1. Will all of the single-family detached homes be single story?

With the exception of the “small builder lots” on the exterior of the neighborhood, the other homes will be restricted to single-level living.  However, the garages will all have an option to have a second story that could be for a caregiver, play room, office or guest quarters. One of the principles of universal design is that one provides as much flexibility for as many property owners as is possible over time.

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Disclaimer: the views expressed by guest writers are strictly those of the author and may not reflect the views of the Vanguard, its editor, or its editorial board.

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23 thoughts on “West Davis Active Adult Community FAQ”

  1. Todd Edelman

    First of all, I still unwavering in my opposition to this type of housing for active, pedestrian-focused elder housing at the City’s periphery. But I can think in layers, and hope to entertain allied suspicion about the inadequacy of project planning details in order to demonstrate both the the mistake of the siting and the obfuscation of – intentional or otherwise – and thus need for better solutions.

    Assuming that what’s posted on the City’s project website is the actual “latest FAQ”, the above is an excerpt – perhaps people wonder e.g. where is “question 28″… and notice the sloppy formatting? – consisting of a bit less than 1/3 of the opens-as-Word document actual FAQ. Not only is the last 2/3 missing above, but some answered questions in the sequence of the first 1/3 are excluded.  The numbers in the original are excluded.
    This is part of what’s missing in the first third:

    9. Why would anyone vote against this neighborhood?
    In Davis, we have many groups that are passionate about one specific item.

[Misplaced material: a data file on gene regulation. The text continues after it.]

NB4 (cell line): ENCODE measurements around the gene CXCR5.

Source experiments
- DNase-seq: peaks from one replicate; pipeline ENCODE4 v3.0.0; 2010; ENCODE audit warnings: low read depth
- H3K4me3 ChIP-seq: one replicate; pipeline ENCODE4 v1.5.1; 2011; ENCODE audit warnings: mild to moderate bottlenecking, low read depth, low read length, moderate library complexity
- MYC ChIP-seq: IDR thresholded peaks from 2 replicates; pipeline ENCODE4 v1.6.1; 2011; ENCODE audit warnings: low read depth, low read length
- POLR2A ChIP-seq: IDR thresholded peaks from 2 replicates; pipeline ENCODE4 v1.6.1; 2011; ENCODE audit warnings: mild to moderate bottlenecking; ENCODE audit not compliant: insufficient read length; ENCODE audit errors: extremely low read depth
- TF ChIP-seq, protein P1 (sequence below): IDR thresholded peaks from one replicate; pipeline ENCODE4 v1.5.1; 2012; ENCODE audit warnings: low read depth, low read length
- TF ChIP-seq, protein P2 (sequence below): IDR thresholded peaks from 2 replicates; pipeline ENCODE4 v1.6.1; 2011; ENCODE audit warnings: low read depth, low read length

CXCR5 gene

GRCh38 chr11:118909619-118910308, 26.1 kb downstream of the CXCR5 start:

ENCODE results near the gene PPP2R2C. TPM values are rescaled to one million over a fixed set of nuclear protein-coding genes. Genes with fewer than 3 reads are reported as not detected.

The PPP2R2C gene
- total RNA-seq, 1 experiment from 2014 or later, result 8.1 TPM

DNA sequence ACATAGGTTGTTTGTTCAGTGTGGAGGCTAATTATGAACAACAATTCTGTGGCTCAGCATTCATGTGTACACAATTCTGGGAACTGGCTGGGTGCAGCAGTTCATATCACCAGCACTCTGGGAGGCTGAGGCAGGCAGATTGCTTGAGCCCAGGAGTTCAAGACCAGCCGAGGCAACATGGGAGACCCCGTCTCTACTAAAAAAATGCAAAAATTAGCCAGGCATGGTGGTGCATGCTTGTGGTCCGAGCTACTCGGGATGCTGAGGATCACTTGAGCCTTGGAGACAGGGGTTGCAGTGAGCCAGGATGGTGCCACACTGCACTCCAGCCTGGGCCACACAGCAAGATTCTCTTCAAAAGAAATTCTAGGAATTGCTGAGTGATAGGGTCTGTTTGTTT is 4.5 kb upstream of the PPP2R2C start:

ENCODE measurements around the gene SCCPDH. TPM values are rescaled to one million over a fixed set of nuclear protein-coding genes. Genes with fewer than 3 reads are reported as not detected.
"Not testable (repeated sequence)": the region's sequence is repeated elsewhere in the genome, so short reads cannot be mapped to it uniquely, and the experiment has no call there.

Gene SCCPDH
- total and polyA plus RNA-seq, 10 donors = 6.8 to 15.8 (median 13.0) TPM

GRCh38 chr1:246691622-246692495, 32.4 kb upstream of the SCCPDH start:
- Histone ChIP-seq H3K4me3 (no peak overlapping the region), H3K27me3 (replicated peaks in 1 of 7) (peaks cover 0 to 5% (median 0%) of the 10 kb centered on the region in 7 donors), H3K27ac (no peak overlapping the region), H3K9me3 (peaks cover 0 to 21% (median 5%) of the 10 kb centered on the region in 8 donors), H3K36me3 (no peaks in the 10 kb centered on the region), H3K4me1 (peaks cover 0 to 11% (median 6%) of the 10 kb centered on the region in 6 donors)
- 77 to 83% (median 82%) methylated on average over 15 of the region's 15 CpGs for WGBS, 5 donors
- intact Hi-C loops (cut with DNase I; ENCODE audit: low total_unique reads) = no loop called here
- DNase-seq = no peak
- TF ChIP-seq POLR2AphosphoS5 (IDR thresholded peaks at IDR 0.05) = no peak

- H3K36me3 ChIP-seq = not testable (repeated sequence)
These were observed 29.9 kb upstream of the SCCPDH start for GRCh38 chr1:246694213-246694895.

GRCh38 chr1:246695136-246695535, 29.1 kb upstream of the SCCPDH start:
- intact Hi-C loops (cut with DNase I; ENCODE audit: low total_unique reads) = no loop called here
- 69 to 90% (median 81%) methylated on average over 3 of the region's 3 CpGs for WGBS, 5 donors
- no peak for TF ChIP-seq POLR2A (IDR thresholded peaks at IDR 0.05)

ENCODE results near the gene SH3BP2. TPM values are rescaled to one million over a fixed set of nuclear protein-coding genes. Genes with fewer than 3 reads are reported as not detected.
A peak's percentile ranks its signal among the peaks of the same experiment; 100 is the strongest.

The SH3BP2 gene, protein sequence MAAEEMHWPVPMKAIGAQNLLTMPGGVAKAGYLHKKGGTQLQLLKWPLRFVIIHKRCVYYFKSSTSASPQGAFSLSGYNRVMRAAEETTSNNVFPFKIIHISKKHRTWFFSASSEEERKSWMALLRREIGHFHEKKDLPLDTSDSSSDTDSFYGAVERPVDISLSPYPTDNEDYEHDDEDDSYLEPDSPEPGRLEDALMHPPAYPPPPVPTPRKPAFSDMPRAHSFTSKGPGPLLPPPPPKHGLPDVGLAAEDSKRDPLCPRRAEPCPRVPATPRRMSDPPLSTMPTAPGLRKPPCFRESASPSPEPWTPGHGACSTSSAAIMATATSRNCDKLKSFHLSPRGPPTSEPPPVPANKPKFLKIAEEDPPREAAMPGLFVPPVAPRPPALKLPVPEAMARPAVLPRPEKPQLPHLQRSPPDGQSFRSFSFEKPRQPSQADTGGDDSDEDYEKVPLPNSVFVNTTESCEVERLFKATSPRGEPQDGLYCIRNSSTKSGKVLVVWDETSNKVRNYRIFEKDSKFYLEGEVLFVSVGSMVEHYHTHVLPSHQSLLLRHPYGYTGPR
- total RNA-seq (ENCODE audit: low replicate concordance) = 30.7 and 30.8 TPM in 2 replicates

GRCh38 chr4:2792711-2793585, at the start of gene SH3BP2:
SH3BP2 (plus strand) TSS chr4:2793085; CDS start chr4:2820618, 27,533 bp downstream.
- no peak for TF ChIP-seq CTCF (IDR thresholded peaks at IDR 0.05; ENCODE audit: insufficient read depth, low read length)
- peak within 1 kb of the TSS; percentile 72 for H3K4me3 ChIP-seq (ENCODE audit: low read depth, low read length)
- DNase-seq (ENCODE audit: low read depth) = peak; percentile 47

For Example:
    Net zero energy for new homes
    Bike only overcrossings & undercrossing for the bike loop
    Anti-car – pro bicycle.
    Affordable housing – generally and for Seniors
    Universal design.
    Burrowing Owls
    Student Housing for UC Davis students
    Farm land [sic] preservation
    High density housing
    No growth

    If there is not a general feeling that we can set aside parts of our passions for a greater good then it becomes difficult to have a meaningful conversation.

    Beyond that – responding to the full FAQ – and in regards to content, the connectivity for walking and cycling to the surrounding area and Davis in general is inadequate.
    Project designers make a good go at separating walkers from bikers inside the project areas, but for some unknown reason this caring construct does not connect the community to rest of the world.

    While there are a couple of planned limitations of motor vehicle turns on Covell which will also be widened, the main project intersection needs a roundabout with priority for pedestrians, and pedestrians and cyclists must be accommodated on separated paths east across 113 to the Marketplace, with the Class I bike paths re-designed as pedestrian (wheelchair, etc.) paths – perhaps with the same granite-based treatment as within the complex – and the dangerous, separated-only-by-paint bike lane on both sides of Covell re-designed as fully-separated, Class IV, physically-separated, we’re-Davis-and-we-are-serious-about-cycling-again-and-will-not-allow-inexperienced-consultants-to-threaten-our-elders-and-children, world class – not world of gas – bike lanes with full, uncompromising consistency through intersections and across the 113 peak-automobility nightmare cutting off West Davis from society.

    1. Howard P